New Zealand are the new Australia
Saturday, 26th March Simon Doull, though he was loving most of what transpired in Dhaka, was not loving the intervention of Mr Kyle Mills. His goading of Faf du Plessis breached another of those codes that cricketers make up as they go along. Doully reckons its okay for blokes in the middle to sledge, but as the Victorians used to say, gentlemen who come onto the field of play wearing coloured bibs should be seen and not heard. Even though I’ve never heard of this rule before, I kind of agree with him.
But Nathan Astle doesn’t.
“It was a great move to get in the South Africans’ faces because they don’t like it.”
And why, exactly, was it great? It isn’t that hard to find things the South Africans don’t like. I’m sure they wouldn’t like being slapped with a four-foot haddock or having a barrel full of cold custard tipped over their heads or discovering that someone has set fire to their bootlaces. I dare say if Kyle Mills were in my face, I’d be none too pleased either, particularly if I were trying to eat a boiled egg or brush my teeth. If annoying people is now to be considered an achievement then it surely can’t be long before we are toasting Sir Graeme Swann or Lord Nicholas of Outtahere.
Anyway, this wasn’t a subtle piece of match-changing mental disintegration. It was one little boy going up to another little boy and saying, “Na-na na-na na na! We’re going to wi-in!” Why does this matter? Well, it matters to those many cricket lovers who traditionally at this stage of a World Cup turn to supporting those nice, plucky boys from New Zealand. If they’re going to go all Australian on us, we may decide to take our fair-weather armchair-bound support elsewhere.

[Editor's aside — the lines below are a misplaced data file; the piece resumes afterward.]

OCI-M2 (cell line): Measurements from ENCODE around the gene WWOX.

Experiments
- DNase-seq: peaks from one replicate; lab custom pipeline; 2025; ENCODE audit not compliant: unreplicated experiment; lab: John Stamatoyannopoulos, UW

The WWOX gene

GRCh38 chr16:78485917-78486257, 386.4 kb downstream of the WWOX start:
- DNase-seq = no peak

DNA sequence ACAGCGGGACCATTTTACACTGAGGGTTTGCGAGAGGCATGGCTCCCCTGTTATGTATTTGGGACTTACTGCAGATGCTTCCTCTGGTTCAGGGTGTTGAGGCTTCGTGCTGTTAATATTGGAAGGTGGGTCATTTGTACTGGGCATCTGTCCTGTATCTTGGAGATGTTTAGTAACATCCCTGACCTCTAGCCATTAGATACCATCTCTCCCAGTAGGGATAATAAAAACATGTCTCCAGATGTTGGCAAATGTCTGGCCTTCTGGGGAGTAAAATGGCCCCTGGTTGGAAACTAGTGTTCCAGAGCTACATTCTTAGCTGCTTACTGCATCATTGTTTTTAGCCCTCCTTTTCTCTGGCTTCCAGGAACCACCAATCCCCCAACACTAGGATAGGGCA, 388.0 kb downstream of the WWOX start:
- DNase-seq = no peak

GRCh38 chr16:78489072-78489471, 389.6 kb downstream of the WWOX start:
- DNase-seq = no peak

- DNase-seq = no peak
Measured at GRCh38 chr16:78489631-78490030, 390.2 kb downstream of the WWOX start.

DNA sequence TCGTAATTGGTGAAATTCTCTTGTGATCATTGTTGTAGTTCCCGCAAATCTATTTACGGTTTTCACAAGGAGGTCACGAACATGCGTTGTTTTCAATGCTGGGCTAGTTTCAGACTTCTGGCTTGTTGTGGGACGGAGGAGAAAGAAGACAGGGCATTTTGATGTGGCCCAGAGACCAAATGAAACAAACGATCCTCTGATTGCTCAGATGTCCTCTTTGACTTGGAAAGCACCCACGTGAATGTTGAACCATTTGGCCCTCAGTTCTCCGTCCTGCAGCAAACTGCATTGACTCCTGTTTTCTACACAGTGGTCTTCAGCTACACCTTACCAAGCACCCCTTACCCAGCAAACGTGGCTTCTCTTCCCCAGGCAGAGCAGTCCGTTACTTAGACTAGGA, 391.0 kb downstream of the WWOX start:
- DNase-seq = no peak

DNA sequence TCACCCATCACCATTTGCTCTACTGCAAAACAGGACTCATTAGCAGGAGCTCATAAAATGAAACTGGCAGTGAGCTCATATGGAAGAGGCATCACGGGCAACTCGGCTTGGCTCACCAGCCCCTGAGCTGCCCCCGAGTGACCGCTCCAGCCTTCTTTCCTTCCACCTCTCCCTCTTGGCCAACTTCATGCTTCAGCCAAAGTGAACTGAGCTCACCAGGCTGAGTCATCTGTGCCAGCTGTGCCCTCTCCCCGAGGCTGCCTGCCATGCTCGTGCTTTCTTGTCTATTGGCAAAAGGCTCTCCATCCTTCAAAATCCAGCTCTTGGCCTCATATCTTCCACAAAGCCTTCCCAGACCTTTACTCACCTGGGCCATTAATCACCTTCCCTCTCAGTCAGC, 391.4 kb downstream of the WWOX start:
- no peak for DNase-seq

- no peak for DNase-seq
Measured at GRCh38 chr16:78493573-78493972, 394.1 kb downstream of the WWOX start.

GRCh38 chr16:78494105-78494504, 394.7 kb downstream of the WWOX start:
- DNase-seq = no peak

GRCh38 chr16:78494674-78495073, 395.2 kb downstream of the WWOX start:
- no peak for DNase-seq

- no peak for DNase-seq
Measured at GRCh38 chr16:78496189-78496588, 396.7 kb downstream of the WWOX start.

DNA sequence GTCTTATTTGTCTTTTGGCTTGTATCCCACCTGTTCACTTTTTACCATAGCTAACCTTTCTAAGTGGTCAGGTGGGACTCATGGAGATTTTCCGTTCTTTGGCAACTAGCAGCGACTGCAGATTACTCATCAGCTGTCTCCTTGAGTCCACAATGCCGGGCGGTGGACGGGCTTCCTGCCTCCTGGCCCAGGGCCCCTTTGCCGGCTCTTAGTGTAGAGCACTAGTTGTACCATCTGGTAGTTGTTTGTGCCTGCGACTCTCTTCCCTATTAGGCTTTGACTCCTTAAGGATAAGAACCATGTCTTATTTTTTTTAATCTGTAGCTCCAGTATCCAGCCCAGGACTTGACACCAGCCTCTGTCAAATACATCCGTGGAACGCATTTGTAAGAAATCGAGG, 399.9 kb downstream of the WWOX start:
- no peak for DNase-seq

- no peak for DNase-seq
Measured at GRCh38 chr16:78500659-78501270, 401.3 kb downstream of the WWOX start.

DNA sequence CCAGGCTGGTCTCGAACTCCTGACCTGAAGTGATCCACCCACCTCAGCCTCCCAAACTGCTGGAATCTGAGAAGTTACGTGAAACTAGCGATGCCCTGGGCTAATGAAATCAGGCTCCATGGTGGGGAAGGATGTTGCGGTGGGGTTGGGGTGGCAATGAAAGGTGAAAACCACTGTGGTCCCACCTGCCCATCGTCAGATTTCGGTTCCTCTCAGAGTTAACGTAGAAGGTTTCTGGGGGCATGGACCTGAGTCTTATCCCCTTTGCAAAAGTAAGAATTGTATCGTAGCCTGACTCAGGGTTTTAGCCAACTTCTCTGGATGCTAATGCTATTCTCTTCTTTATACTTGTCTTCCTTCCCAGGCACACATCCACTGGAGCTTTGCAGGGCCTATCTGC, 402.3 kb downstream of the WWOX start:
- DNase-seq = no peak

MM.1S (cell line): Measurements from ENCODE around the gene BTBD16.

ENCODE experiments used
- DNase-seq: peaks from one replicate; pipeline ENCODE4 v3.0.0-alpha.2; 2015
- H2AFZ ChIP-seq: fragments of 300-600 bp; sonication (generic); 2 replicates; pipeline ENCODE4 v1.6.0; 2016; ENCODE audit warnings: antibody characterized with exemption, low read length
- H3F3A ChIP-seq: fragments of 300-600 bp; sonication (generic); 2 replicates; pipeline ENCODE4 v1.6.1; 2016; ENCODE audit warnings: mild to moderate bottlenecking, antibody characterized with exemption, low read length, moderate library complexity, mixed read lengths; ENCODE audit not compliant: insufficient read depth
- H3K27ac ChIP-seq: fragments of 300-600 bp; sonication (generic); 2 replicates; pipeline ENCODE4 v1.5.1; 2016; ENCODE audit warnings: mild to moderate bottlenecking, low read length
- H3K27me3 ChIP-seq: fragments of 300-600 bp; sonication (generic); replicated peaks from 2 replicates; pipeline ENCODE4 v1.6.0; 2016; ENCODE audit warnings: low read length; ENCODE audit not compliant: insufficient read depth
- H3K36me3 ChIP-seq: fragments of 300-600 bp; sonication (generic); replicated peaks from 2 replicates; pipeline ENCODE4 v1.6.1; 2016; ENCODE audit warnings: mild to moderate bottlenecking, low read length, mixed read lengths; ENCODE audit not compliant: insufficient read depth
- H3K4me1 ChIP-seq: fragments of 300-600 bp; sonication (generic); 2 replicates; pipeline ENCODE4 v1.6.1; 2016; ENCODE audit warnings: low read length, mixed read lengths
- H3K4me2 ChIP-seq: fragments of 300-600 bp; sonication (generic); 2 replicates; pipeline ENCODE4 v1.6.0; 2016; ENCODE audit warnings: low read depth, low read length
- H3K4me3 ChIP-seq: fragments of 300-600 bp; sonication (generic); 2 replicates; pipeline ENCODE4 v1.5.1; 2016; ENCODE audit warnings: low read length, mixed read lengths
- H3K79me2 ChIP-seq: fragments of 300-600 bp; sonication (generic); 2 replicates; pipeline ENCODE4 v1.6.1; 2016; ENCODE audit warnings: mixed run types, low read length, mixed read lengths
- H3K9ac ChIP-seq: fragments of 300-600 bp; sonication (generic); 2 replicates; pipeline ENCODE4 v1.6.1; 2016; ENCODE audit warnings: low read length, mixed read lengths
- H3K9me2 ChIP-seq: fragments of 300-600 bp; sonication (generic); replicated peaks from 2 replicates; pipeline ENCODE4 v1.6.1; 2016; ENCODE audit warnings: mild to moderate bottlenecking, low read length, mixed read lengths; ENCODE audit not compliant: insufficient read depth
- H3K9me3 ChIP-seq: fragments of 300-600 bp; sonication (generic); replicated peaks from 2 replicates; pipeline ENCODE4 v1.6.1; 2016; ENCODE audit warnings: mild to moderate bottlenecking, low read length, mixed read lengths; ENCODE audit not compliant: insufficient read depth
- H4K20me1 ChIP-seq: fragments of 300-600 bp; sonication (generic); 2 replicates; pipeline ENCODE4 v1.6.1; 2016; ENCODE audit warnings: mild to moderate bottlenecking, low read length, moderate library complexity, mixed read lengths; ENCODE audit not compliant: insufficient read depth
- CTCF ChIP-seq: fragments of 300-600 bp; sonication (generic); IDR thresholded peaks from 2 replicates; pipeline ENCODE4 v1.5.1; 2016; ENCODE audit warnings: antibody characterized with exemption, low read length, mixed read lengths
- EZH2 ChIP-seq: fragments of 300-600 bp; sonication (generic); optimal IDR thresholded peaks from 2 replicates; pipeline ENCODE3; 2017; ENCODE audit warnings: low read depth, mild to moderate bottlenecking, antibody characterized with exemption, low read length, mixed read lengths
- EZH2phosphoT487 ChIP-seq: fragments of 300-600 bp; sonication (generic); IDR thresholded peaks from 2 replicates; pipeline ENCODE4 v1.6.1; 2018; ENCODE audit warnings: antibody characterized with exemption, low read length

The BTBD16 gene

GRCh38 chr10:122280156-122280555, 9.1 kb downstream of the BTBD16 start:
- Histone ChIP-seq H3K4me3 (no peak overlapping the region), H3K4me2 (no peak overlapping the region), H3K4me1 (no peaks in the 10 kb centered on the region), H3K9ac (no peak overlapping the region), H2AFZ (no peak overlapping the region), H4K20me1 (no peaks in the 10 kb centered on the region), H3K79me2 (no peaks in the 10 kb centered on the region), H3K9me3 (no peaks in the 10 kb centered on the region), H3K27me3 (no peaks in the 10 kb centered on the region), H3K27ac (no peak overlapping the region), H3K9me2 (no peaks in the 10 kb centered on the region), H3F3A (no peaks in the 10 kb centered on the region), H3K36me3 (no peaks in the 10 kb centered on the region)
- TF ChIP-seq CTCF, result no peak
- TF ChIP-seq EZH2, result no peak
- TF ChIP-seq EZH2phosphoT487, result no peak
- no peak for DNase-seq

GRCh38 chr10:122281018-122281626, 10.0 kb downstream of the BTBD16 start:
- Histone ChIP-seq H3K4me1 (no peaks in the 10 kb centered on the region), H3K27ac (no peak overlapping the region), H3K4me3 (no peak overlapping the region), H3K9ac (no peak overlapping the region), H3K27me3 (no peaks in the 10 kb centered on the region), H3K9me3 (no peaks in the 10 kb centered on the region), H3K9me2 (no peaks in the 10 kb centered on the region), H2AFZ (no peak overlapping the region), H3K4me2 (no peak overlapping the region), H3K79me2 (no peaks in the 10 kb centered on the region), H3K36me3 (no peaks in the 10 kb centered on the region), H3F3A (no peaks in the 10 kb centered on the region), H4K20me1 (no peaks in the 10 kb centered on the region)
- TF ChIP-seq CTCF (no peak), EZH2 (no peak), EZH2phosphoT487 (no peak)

Monday, 28th March Julian Hunte has been re-elected as president of the WICB for the third time, which is quite an achievement. However, aside from the clear savings in headed notepaper and door signage that his re-election will bring, it is not entirely clear that this result is a good thing. Far be it from me to doubt the wisdom of the WICB electorate, but a cynic might politely suggest that his first two terms were not exactly over-stocked in the success department. But El Presidente is having none of it:
"Thus far, this board has had significant progress in revitalising West Indies A Team programmes, women's cricket, Caribbean Twenty20 and the Scotiabank Kiddy Cricket to ensure that our cricket is strong again at all levels."
Well, not quite all levels. There is the small matter of the premature World Cup exit and then the inconvenient trivialities of the all-time low ranking of the Test, one-day international and Twenty20 Teams. But hey, let’s not dwell on all that unpleasantness. Perhaps he has a plan. Maybe he intends to fast-track some of the more promising ten-year-olds from the Kiddy Cricket programme directly into the Test team. Who knows, one of them might even be worth a look as captain.
Andrew Hughes is a writer currently based in England